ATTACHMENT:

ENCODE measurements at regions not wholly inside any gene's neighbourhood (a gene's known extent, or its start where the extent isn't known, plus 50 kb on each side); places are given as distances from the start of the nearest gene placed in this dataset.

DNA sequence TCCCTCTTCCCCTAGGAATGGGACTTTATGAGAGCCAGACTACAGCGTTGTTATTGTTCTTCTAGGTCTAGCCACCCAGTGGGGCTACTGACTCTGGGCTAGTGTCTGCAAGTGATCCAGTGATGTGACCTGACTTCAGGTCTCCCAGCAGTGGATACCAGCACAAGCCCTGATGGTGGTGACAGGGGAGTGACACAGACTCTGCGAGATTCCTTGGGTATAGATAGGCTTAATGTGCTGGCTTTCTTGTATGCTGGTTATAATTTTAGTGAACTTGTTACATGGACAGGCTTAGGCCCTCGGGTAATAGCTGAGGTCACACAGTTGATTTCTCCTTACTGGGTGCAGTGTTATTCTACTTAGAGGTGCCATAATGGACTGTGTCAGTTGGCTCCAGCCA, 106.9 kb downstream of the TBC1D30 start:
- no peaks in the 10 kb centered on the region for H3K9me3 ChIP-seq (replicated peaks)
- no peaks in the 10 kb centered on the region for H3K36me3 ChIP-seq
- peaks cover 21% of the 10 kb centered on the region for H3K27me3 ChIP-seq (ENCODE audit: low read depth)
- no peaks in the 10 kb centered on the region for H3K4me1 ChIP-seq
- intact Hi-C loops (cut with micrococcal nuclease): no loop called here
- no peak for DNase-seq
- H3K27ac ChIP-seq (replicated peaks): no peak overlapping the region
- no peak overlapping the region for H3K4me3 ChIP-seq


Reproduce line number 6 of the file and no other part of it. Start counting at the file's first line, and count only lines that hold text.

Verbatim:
- no peaks in the 10 kb centered on the region for H3K4me1 ChIP-seq